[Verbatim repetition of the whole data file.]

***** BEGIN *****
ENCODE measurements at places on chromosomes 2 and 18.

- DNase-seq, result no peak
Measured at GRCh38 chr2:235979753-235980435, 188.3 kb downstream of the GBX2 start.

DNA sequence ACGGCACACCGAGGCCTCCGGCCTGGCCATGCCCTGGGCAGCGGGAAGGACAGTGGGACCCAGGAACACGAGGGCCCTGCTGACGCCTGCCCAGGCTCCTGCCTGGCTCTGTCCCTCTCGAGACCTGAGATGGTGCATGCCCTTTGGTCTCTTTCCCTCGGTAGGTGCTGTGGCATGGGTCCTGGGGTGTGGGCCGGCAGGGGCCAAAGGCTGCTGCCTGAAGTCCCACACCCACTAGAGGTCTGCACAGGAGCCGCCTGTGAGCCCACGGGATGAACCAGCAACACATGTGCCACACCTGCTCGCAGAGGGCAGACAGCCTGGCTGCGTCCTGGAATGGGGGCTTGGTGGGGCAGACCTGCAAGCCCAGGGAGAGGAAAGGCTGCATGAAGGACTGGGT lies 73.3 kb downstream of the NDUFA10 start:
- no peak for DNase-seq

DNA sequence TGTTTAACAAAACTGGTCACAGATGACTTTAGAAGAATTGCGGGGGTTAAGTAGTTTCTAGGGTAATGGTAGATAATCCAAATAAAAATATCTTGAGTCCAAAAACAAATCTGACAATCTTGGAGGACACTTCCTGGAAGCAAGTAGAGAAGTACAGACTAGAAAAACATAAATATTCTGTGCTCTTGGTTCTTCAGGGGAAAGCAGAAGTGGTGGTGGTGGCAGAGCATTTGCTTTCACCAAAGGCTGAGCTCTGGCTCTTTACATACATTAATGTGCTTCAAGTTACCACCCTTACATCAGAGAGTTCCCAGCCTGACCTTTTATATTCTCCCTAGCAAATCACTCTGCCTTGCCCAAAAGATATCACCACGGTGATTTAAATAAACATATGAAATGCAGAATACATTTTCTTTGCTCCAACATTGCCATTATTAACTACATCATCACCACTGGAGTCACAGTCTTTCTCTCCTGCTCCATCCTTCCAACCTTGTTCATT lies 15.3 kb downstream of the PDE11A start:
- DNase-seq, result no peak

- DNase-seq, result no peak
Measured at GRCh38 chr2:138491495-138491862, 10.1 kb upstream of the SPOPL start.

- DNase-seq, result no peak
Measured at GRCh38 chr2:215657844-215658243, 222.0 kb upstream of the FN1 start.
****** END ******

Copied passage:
ENCODE measurements at places on chromosomes 2 and 18.

- DNase-seq, result no peak
Measured at GRCh38 chr2:235979753-235980435, 188.3 kb downstream of the GBX2 start.

DNA sequence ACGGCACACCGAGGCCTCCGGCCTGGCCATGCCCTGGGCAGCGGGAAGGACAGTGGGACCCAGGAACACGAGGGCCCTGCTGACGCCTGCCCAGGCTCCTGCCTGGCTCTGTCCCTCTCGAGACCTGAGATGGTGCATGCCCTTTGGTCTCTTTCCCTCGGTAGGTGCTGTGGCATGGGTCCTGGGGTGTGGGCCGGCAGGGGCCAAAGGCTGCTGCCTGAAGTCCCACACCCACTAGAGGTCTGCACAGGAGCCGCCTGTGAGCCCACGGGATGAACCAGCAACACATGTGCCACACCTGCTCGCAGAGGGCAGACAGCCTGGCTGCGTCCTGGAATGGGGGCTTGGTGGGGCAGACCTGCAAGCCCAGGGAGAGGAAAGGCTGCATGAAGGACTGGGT lies 73.3 kb downstream of the NDUFA10 start:
- no peak for DNase-seq

DNA sequence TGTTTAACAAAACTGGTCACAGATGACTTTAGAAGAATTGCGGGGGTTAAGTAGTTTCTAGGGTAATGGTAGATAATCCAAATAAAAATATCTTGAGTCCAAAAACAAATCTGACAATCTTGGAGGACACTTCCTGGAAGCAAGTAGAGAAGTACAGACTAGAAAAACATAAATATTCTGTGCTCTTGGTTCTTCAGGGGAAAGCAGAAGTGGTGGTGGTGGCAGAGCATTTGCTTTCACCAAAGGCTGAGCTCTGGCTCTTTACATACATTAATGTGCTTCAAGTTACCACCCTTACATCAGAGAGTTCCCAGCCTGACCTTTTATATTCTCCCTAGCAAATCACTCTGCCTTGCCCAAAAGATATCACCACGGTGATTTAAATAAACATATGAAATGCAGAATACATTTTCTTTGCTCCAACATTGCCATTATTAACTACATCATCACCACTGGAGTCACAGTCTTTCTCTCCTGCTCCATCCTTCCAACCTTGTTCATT lies 15.3 kb downstream of the PDE11A start:
- DNase-seq, result no peak

- DNase-seq, result no peak
Measured at GRCh38 chr2:138491495-138491862, 10.1 kb upstream of the SPOPL start.

- DNase-seq, result no peak
Measured at GRCh38 chr2:215657844-215658243, 222.0 kb upstream of the FN1 start.